plaster vs. drywall

Questions and answers relating to houses built in the 1800s and before.

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SiouxCItySioux
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Post by SiouxCItySioux »

i remember sheldon always suggesting that stuff on the other board. i imagine it would probably be like wallpaper that's been painted over. since it's only 4' wide, you would more than likely end up with seams that show somewhere. i'm not a big fan of the way wallpaper looks when it's been painted over.

this is sort of off topic to this discussion, but does anyone have a link to photos of sheldon's house? i seem to remember him saying it was showcased on some television show, but i didn't see the show nor do i ever recall any links to any photos online.

Barbara in Hollywood
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Post by Barbara in Hollywood »

Greg,

Nuwall is really meant for whole walls - where there are gazillions and gazillions of cracks....it is expensive for just a few cracks and from what I understand a bit of a chore to apply until you get the hang of it.

For "fewer and farther between" type cracks there is a product based on the same elostomeric bridge type application called Krack Kote. I live in earthquake country and love the stuff. I did a bunch of repairs in my living and dining room 4 years ago and not a single one has reappeared, recracked, reopened ...nothing! And the product looks just like plaster when dry plus is paintable...it's a surprisingly invisible repair. These elostomeric products move and stretch with the seasons and fault movements rather than failing and causing a new crack. I would normally be a die hard advocate for real plaster but I was really impressed with this stuff.

Barbara in Hollywood

Greg
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Post by Greg »

Barbara,

How is Krack Kote used? Is it an additive to the finish coat or does it replace the finish coat. How does the cost compare to finish plaster?

Also, to any one else, I've heard others talk about "bonding agents" but I've never seen any thing like this is my travels. I have to buy my plaster from a type of industry supplier rather than a Lowes or HD (we don't have them up here) and so it is not like I can browes through the isles until I find what I want. I have to place an order at a desk and then drive to a warehouse out back. What are some name brands of plaster "bonding agents"? What do I ask for?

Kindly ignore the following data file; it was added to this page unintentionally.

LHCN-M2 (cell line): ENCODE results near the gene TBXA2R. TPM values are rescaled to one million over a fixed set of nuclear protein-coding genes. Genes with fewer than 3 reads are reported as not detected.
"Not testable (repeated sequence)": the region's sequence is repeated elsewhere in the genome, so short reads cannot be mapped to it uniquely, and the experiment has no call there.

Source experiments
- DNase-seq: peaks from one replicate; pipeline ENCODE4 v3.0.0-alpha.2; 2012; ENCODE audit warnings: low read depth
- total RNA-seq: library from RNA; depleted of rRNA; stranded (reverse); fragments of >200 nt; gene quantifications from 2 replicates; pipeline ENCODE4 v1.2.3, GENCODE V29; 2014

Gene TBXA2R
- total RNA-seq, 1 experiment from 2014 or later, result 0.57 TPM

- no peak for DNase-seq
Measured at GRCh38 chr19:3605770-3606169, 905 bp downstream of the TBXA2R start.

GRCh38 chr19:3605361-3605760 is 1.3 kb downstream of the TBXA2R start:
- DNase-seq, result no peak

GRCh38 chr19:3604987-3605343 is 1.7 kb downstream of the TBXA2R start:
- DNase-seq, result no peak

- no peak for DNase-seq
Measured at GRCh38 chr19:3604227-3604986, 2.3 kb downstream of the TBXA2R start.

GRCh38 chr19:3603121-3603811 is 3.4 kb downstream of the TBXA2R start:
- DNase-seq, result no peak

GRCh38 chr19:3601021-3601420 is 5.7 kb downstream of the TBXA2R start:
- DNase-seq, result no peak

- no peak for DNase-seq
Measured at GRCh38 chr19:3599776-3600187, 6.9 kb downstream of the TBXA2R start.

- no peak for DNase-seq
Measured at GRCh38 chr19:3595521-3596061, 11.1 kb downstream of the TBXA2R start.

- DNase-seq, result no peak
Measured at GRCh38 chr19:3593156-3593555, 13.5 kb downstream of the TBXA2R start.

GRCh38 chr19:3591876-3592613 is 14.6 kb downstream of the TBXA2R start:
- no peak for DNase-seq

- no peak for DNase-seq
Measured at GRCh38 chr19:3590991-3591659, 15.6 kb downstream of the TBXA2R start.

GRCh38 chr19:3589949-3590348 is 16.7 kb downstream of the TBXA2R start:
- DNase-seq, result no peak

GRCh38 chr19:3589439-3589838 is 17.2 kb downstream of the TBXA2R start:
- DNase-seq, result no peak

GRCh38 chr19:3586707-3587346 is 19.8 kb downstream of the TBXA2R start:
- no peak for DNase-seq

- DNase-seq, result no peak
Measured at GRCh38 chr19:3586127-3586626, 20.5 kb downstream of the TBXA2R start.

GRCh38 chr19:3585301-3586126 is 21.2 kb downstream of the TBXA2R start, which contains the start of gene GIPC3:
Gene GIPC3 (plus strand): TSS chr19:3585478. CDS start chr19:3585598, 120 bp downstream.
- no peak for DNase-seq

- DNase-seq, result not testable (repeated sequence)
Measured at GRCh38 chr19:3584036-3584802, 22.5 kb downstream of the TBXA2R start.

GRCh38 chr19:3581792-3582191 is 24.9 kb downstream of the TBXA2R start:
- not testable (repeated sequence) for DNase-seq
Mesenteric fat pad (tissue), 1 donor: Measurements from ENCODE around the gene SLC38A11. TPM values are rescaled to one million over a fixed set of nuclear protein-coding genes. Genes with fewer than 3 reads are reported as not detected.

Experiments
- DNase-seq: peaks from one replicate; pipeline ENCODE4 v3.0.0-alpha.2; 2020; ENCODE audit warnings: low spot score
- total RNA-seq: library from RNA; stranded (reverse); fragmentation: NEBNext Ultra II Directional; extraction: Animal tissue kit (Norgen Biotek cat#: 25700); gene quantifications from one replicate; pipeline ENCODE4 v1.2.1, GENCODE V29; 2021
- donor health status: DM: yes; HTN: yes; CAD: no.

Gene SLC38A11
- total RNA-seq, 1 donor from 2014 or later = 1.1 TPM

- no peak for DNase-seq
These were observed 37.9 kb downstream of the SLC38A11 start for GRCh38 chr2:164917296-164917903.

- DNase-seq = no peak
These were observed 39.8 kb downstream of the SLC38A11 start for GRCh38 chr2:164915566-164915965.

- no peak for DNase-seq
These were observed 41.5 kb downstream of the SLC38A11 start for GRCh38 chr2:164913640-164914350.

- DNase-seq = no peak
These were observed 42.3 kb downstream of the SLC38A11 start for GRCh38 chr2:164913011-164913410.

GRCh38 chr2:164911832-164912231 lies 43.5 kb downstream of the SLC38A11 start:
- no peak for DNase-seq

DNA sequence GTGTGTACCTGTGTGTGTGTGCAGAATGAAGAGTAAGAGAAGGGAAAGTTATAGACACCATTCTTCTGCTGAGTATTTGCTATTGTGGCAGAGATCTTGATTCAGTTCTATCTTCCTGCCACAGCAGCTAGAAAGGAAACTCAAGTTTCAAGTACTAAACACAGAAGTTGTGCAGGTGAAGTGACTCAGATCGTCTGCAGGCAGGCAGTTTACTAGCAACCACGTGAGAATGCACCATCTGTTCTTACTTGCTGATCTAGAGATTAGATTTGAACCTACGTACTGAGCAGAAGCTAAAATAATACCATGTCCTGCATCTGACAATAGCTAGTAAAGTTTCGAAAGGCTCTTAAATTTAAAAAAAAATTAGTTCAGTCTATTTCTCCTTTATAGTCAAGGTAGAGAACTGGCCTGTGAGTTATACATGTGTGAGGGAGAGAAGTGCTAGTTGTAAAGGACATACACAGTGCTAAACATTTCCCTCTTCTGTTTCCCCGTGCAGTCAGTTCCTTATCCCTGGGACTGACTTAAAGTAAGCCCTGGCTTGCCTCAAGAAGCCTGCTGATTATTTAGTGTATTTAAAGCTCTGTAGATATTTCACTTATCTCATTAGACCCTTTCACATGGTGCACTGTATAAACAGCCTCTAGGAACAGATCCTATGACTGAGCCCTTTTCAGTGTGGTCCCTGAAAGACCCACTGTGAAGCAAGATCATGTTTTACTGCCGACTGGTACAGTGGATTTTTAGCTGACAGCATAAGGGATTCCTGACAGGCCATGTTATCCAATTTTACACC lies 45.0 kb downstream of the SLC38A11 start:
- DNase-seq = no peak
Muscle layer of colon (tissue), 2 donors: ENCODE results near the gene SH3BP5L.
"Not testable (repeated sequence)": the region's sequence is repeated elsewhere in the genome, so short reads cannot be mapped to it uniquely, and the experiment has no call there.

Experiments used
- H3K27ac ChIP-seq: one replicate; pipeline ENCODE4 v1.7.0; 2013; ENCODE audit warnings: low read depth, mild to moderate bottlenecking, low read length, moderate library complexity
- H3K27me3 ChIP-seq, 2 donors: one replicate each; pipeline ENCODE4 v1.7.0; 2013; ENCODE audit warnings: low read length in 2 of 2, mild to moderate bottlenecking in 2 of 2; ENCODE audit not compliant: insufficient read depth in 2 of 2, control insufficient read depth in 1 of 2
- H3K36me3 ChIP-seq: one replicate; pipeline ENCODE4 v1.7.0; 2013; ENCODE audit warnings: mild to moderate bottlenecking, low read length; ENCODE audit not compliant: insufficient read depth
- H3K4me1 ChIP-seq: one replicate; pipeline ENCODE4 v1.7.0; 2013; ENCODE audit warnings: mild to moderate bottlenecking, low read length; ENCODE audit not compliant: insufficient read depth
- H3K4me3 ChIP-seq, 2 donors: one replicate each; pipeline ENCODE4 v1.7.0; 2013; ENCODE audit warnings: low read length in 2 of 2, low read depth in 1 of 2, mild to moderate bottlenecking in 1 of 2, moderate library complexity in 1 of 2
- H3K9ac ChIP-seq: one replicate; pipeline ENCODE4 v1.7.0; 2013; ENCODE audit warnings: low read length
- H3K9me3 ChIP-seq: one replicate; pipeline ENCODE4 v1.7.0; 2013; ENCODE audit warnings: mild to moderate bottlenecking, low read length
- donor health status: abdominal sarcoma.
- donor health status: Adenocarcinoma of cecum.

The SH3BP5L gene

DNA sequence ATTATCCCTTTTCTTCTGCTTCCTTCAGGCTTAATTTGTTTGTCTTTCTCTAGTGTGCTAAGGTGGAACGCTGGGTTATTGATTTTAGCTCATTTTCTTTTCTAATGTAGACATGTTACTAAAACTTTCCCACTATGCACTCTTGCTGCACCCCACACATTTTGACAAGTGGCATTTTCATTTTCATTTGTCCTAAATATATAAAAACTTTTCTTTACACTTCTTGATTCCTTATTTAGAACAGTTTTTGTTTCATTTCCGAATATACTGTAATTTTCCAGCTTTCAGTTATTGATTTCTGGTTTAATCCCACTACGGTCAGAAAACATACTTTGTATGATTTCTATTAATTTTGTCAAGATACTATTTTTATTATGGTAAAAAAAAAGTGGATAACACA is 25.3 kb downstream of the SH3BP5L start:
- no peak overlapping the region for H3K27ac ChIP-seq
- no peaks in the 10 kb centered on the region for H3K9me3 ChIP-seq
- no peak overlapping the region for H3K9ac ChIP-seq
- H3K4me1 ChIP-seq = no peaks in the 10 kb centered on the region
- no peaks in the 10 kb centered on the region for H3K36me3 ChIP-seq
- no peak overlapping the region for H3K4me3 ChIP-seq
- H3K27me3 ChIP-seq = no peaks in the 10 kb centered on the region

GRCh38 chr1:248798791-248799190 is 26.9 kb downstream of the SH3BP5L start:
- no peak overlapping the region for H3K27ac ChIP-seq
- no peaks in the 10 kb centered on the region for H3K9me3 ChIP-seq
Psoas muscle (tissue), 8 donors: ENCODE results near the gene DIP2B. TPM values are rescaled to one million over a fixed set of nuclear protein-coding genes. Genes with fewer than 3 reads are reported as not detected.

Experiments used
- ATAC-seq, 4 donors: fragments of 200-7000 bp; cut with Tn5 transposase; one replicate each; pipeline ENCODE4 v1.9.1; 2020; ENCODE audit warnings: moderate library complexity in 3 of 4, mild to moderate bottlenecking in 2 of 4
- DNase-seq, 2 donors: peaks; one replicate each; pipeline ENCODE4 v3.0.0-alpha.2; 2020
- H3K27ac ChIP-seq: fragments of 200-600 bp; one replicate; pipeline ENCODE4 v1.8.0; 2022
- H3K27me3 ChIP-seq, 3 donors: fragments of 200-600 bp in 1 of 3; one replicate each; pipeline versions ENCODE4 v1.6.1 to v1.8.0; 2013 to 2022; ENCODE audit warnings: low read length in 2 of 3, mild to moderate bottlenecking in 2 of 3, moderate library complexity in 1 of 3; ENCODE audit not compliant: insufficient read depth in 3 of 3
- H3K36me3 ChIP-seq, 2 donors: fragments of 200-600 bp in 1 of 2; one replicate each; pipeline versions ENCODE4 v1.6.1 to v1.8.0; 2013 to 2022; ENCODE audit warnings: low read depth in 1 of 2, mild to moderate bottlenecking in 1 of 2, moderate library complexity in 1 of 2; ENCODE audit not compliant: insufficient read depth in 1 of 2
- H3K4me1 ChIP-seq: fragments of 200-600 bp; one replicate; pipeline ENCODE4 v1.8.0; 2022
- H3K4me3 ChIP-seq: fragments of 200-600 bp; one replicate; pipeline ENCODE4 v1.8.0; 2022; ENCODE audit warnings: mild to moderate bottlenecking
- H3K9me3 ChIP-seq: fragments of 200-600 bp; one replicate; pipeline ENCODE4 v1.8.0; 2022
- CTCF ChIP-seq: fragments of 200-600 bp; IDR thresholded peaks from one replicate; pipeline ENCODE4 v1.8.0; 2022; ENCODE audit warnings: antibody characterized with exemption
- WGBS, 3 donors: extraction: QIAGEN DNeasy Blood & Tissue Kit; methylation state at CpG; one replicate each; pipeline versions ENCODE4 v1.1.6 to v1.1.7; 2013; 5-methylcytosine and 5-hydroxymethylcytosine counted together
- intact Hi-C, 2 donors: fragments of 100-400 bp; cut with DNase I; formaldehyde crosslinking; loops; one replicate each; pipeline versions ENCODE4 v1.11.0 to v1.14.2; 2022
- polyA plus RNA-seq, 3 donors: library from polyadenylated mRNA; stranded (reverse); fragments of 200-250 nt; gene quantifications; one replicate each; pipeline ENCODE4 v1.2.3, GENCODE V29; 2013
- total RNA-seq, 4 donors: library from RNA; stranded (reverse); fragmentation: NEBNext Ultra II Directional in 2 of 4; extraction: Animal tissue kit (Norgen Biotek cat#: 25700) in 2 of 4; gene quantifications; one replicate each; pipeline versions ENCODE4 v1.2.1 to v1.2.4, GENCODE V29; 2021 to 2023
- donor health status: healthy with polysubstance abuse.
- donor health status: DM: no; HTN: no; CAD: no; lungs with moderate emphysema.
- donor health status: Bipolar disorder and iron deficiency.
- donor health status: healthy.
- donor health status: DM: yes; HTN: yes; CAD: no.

Barbara in Hollywood
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Post by Barbara in Hollywood »

Greg,

It's used on it's own just to repair cracks in plaster...you use a strip of polyester mesh with it like you would in some regular plaster repairs. Here's their blurb:

"Permanent repair for wall and ceiling cracks. Bridges crack instead of filling them. Requires no sanding. Invisible under paint or wall paper"

Unless you happen to be absolutely brilliant at application (takes a bit of practice) you may have to sand a smidge - I did. It is really invisible....like I said I was impressed.

Here's the link to their website http://www.home-improvement-center.com/ ... -wall.html

Barbara in Hollywood

Paul
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Post by Paul »

One other benefit that I have found with plaster is that it seems to dappen sound better than dry wall.

SiouxCItySioux
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Post by SiouxCItySioux »

here's some more indepth info on krack-kote:

http://www.tuffkoteco.com/krackkote.htm

Greg
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Post by Greg »

Thank you both for the info. Since my walls are the old sand and lime plaster with no skim coat of finish plaster it sounds like I could use Krack Kote on the crasks prior to skim coating with finish plaster.

catya

Post by catya »

Greg, the brand I use is Elmers Pro-Bond concrete bonder ( kinda looks & smells like blue elmers glue) It is sold as "concrete bonder" but label also says for plaster too. Not terribly uncommon, have seen it in smaller neighborhood type hardware stores. Probably can order it on line. Other brands are Plaster Weld and Thorobond.

It really works well, once I actually had to chisel off some plaster I did-- for reasons too complicated to get into here-- it was so well stuck onto the lathe I never really did get it all off.

LorenaBlairBOp
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Post by LorenaBlairBOp »

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